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How the human thalamus guides navigation and memory: a common coding framework built on direct thalamic recordings

Project description

Thalamic activity monitoring to unveil cognitive functions

Emerging evidence indicates that human thalamus is implicated in higher cognitive functions, such as memory formation and navigation. To address the technological limitations that have impeded the full understanding of the role of the thalamus, the EU-funded DirectThalamus project proposes to develop an oscillatory model of the neurological processing that takes place in this part of the brain. Researchers will record and modulate intracranial thalamic activity and, alongside functional magnetic resonance imaging (fMRI) data from healthy subjects, they will determine how information processing in the thalamus correlates with cognitive function. Results will lay the foundation for advancing clinical and basic neuroscience research.


The thalamus is the major gateway for sensory input to the brain, and, as such, has long been thought of as a mere sensory relay station. But accumulating evidence suggests that it is crucially involved in higher cognitive functions like memory formation and navigation. However, methodological obstacles still impede full understanding of the specific role of thalamus in human cognition.
The core objective of DirectThalamus is to provide an advanced oscillatory model of subcortical processing as the neuronal basis of core cognitive functions. To this end, the project will address several key questions with the aim to identify and understand neuronal processing in the thalamus involved in human cognition: How does the human thalamus code and communicate information? And how does this contribute to spatial navigation and the formation and consolidation of memories?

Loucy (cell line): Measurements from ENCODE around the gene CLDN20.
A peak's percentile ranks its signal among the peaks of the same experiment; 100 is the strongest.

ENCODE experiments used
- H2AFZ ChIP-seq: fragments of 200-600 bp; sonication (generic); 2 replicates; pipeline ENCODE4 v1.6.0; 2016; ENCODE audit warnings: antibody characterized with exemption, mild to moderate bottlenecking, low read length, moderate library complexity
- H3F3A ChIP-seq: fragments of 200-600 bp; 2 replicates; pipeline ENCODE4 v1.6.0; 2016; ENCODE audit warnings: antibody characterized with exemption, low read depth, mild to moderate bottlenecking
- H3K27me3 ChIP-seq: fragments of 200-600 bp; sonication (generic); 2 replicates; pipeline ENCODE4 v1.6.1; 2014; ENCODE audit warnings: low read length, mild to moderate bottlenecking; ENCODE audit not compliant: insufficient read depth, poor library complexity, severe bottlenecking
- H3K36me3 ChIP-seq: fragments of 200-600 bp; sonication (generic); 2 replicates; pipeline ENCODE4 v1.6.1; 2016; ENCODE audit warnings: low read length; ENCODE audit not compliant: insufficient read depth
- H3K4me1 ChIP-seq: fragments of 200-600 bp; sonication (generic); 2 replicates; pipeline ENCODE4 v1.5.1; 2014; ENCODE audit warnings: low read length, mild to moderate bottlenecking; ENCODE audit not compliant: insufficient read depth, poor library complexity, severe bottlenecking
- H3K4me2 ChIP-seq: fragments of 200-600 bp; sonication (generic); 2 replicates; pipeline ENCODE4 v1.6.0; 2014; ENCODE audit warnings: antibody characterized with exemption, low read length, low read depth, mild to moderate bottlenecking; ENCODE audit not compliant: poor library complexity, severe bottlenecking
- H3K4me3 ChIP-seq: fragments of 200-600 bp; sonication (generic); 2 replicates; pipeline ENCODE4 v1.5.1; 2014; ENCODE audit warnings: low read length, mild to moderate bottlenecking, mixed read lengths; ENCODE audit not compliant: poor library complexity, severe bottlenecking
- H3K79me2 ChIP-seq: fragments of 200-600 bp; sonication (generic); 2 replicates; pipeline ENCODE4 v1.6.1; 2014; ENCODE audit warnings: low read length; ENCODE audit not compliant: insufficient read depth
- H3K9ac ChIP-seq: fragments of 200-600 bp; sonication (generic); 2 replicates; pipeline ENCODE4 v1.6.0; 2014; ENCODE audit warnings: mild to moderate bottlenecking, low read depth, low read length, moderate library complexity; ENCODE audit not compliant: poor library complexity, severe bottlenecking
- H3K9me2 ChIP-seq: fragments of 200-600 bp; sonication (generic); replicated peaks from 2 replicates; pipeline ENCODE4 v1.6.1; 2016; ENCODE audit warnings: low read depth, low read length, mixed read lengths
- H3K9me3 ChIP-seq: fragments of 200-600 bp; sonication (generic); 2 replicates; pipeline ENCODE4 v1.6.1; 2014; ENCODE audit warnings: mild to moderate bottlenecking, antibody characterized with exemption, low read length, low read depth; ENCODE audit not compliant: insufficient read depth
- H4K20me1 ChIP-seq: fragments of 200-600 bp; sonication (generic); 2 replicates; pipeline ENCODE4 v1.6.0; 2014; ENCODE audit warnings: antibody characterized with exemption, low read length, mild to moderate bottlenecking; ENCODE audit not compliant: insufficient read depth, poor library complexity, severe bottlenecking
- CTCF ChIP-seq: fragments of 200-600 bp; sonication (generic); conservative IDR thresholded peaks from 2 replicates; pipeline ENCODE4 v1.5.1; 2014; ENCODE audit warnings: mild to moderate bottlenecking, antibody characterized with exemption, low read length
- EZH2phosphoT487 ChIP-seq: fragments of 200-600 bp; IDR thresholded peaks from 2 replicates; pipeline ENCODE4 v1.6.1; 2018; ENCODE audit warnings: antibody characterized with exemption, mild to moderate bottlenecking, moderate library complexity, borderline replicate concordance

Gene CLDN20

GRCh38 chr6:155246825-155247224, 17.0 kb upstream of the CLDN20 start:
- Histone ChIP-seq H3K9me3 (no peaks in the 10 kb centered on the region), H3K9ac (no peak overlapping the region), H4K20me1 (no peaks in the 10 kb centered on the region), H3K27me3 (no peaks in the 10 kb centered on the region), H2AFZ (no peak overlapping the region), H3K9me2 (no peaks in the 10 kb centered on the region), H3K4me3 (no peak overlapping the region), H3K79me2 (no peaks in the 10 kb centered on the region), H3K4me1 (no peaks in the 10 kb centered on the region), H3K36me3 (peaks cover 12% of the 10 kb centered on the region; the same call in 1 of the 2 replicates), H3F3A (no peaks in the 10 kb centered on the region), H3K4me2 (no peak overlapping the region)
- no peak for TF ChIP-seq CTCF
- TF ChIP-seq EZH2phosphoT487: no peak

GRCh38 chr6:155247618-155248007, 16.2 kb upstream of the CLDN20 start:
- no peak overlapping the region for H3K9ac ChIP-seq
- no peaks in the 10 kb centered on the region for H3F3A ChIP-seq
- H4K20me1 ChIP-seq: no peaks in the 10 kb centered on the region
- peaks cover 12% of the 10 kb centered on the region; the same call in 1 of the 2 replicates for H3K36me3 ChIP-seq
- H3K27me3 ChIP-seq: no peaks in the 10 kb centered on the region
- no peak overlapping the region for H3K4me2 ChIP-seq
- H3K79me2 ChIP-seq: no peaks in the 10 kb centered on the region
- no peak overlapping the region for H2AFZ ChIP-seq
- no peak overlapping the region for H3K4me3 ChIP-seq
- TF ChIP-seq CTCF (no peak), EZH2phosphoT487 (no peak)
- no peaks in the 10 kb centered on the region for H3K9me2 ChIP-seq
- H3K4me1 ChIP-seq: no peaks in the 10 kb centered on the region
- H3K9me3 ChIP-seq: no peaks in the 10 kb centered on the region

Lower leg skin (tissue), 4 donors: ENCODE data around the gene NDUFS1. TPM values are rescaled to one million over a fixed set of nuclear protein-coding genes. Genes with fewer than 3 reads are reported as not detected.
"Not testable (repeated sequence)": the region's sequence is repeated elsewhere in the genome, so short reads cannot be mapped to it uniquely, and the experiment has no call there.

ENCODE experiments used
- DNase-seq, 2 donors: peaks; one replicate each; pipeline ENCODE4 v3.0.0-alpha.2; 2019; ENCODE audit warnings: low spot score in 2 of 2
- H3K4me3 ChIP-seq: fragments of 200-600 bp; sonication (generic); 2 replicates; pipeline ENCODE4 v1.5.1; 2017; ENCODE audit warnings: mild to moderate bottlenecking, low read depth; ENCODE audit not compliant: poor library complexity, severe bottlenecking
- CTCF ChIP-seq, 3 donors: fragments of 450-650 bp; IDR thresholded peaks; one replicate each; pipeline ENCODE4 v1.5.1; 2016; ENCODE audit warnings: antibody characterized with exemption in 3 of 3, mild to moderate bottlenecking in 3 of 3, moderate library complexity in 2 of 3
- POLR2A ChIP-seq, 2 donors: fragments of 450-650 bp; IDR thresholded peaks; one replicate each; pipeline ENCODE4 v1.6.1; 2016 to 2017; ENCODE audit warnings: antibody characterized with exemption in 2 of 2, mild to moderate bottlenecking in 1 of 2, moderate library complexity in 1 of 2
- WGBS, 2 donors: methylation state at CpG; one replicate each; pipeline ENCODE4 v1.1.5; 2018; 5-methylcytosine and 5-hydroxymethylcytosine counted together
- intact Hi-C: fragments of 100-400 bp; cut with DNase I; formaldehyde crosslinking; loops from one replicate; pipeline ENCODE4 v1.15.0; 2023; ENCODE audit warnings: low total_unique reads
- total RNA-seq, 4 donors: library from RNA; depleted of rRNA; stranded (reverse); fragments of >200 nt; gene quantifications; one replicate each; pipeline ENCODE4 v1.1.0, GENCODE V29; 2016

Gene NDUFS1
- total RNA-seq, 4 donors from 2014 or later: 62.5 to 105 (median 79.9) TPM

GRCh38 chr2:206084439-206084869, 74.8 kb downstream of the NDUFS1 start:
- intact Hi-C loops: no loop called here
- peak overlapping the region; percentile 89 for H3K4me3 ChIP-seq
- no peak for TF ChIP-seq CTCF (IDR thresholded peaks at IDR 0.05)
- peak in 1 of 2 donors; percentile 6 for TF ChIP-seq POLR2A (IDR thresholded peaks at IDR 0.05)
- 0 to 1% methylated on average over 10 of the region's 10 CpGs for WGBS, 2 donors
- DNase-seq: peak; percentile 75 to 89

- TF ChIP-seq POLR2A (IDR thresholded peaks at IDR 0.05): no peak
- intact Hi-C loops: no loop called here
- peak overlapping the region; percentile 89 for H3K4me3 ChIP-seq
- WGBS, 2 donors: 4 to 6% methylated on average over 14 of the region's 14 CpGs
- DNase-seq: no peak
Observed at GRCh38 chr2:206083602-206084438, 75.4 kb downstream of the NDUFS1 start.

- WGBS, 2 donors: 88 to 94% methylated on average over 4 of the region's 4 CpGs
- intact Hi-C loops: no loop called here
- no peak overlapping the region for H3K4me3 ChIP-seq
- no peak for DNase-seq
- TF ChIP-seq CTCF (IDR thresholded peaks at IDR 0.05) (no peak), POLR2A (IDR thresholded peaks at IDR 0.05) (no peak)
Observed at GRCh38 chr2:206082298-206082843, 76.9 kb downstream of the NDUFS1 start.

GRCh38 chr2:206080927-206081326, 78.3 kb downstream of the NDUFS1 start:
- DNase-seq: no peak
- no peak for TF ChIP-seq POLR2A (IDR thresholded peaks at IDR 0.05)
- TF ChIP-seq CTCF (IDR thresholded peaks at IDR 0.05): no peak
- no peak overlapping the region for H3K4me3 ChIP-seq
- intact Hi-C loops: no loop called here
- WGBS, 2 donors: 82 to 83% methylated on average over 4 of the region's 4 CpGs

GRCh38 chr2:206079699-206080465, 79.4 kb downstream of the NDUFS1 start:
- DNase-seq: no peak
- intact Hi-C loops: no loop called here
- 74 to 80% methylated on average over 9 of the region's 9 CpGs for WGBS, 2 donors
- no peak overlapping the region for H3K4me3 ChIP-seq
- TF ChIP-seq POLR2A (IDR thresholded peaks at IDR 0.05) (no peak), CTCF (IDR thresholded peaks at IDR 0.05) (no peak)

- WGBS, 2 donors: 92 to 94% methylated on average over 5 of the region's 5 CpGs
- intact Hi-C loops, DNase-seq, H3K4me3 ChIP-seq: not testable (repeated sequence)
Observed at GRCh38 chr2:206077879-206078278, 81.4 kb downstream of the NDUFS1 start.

Using my unique expertise in innovative methodologies, I will exploit the rare opportunity to record and modulate intracranial electrophysiological activity in the human anterior thalamus. Together with intracranial recordings from the human hippocampus and comparative fMRI data from healthy subjects, these data will be used to test and establish a common coding framework for memory and navigation, highlighting contextual information processing as fundamental thalamic function.
By directly recording and stimulating intracranial thalamic activity, DirectThalamus will provide novel and causal insight into thalamic mechanisms underlying core cognitive functions. The project will thereby push the boundaries of the state of the art in cognitive neuroscience towards a comprehensive understanding of cognition. Expanding the prevalent corticocentric focus on cognition to subcortical contributions will inspire new lines of research in fundamental and clinical neuroscience.



Net EU contribution
€ 1 499 914,00
Geschwister scholl platz 1
80539 Muenchen

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Bayern Oberbayern München, Kreisfreie Stadt
Activity type
Higher or Secondary Education Establishments
Other funding
€ 0,00

Beneficiaries (1)